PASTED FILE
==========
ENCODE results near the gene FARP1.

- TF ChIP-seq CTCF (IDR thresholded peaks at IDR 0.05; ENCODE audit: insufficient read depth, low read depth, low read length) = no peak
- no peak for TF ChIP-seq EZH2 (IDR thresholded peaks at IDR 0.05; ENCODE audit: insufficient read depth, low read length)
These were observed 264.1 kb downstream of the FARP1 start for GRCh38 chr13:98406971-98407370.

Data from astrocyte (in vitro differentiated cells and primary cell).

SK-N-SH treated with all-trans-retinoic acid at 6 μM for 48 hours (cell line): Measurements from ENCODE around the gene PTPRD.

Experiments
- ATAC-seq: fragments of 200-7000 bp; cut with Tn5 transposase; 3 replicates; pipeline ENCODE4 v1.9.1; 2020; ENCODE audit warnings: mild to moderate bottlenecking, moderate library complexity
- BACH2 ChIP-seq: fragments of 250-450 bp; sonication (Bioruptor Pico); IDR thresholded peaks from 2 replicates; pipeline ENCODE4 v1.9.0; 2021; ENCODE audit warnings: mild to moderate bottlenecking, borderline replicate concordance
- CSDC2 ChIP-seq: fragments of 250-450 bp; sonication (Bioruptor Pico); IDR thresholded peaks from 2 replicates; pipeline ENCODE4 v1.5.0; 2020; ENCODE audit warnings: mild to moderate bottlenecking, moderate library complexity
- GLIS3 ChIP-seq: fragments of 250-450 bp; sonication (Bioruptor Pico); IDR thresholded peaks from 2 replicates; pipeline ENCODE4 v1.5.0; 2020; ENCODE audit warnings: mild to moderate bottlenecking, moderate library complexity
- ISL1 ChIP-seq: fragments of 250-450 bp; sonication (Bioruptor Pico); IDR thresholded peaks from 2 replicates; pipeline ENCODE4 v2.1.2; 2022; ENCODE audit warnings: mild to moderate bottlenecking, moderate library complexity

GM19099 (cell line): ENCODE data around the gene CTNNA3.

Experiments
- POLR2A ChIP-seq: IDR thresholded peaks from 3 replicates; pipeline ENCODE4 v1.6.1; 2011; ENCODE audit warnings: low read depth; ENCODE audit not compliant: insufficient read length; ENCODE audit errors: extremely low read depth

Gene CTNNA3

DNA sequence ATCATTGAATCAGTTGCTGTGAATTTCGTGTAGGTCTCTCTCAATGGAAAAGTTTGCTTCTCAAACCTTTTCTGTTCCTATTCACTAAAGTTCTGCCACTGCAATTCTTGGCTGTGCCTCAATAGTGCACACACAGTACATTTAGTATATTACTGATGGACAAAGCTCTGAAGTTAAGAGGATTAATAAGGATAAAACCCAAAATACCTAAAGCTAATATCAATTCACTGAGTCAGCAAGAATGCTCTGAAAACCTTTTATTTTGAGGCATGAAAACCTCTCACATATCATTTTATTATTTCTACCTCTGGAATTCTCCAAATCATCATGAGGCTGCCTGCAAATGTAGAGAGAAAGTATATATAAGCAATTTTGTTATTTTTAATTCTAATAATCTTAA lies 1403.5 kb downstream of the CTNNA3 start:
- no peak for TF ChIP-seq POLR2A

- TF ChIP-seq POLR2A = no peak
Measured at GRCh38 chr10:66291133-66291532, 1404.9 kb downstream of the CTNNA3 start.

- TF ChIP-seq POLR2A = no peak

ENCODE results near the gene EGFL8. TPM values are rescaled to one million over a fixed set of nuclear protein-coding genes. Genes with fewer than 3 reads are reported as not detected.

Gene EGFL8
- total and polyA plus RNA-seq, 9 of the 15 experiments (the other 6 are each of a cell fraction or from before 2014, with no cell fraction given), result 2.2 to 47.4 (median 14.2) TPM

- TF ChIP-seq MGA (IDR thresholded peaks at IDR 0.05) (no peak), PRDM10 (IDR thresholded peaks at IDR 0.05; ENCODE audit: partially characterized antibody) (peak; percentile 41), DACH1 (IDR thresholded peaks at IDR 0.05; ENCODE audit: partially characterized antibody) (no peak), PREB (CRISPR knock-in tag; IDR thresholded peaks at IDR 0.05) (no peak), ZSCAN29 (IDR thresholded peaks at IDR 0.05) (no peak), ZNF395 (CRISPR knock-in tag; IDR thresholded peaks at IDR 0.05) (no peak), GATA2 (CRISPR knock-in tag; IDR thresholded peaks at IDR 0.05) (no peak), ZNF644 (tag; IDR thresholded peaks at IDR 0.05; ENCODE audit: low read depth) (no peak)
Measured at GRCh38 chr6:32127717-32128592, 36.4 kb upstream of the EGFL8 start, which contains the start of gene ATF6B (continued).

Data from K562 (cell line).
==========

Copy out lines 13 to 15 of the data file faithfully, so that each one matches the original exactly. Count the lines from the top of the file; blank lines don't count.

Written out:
GM19099 (cell line): ENCODE data around the gene CTNNA3.

Experiments
- POLR2A ChIP-seq: IDR thresholded peaks from 3 replicates; pipeline ENCODE4 v1.6.1; 2011; ENCODE audit warnings: low read depth; ENCODE audit not compliant: insufficient read length; ENCODE audit errors: extremely low read depth